Changes in gut microbe-host interactions and their impact beyond the gut

Award Number
Institute Project
Status / Stage
1 January 2018 -
31 March 2020
Duration (calculated)
02 years 02 months
Funding Amount
Funder/Grant study page
Contracted Centre
Quadram Institute Bioscience
Contracted Centre Webpage
Principal Investigator
Professor Simon Carding
PI Contact
WHO Catergories
Understanding Underlying Disease
Disease Type
Dementia (Unspecified)

CPEC Review Info
Reference ID672
ResearcherReside Team


Award NumberBBS/E/F/000PR10355
Status / StageActive
Start Date20180101
End Date20200331
Duration (calculated) 02 years 02 months
Funder/Grant study pageBBSRC UKRI
Contracted CentreQuadram Institute Bioscience
Contracted Centre Webpage
Funding Amount£8,820,236.00


The intestinal microbiota is resilient to change, with alterations in community composition and activity occurring as a result of exposure to various environmental factors and insults such as diet, drugs (antibiotics), infection, surgery and lifestyle. Such changes are being increasingly associated with a number of chronic diseases including those affecting organ systems such as the liver, musculoskeletal system and the brain. In particular, there is an increasing appreciation of the role gut microbes play in influencing liver function and central metabolism (the gut-microbiome-liver axis) and brain development and function (the gut-microbiome-brain axis), which may provide future treatments for serious degenerative diseases. Key observations linking the gut microbiome to mental health and chronic age-related neurodegenerative conditions include demonstrating a relationship between diet-related changes in the gut microbiota and altered cognitive flexibility, the ability of key microbial metabolites to influence the physiology of the blood brain barrier, and alterations in neurotransmitter production by gut bacteria. However, the majority of studies to date suffer from being correlative and providing few mechanistic insights. The expertise and track record in commensal microbiology and gut and liver physiology of QIB-based research leaders and in the enteric nervous (ENS) and endocrine (ES) systems provided by our HEI-based partners, provides the skills, expertise and experimental systems required to undertake the mechanistic studies necessary to define the relationship between gut microbes and other organ systems central to human health.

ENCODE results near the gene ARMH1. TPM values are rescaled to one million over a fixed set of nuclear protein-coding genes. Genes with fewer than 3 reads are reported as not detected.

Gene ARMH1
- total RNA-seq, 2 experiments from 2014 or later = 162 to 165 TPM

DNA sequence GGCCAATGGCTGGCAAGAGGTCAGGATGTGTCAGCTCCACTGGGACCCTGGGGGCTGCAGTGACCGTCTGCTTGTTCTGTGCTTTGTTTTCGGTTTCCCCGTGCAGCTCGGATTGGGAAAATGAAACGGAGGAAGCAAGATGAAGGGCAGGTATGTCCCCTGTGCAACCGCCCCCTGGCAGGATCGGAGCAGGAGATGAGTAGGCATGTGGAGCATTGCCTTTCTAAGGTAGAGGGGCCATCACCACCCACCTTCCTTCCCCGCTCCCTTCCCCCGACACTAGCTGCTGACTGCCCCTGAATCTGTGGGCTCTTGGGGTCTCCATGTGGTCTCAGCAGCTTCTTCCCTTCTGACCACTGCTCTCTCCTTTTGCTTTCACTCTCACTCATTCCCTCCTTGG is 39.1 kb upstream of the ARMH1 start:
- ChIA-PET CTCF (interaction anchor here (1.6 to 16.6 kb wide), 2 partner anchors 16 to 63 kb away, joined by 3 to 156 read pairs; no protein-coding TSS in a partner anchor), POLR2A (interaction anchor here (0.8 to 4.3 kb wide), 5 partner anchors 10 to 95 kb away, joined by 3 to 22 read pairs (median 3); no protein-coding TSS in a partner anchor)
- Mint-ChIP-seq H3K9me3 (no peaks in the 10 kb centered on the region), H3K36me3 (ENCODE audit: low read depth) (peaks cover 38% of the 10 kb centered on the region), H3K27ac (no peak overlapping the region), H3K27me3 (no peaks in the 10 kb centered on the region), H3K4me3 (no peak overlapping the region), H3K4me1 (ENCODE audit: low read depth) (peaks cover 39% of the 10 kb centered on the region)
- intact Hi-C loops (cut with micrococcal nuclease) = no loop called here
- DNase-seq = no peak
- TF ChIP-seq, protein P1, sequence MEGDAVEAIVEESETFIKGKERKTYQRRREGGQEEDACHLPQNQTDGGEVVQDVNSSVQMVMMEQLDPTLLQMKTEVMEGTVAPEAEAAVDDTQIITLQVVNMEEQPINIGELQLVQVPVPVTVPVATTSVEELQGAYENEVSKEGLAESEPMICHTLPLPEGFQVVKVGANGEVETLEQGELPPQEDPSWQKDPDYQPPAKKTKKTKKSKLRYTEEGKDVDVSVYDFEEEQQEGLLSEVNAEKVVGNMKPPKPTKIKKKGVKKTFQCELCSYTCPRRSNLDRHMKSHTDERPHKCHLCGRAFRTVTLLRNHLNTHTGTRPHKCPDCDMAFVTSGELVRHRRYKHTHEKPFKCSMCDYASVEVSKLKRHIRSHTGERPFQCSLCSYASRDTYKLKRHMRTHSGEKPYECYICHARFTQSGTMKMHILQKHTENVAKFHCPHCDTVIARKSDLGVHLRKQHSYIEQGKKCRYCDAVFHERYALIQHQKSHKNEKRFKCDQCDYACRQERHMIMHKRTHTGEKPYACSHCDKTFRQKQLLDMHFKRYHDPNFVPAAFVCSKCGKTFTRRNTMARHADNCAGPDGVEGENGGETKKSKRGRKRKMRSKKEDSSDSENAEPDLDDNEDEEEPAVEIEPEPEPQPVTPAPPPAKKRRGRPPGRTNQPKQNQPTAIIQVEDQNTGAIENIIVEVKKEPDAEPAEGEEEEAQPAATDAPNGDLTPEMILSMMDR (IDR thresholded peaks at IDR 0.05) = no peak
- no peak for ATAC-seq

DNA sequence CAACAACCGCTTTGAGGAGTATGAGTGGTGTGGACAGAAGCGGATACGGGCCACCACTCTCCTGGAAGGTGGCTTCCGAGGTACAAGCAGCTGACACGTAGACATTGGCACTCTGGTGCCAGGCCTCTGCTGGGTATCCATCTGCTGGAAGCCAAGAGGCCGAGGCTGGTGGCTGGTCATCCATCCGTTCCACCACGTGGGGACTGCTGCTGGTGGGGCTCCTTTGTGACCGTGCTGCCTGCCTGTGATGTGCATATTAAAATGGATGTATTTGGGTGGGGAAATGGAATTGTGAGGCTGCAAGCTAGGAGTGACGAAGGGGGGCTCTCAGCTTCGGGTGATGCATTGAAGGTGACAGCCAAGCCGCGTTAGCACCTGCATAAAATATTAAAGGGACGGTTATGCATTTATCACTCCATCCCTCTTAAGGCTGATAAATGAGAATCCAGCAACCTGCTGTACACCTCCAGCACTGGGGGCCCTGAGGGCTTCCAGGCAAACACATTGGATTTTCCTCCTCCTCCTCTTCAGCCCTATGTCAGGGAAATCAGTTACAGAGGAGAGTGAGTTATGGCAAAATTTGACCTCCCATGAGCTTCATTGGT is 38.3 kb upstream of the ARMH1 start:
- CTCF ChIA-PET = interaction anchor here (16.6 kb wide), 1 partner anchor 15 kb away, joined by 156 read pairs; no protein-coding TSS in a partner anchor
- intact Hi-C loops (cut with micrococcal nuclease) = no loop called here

Theme 2 will address how changes in microbiota-host interactions in the gut impact on the functionality of other organ systems including the liver and the brain.
This theme involves a 360-participant longitudinal population based study of age-associated changes in the intestinal microbiome in elderly individuals stratified according to their risk of developing dementia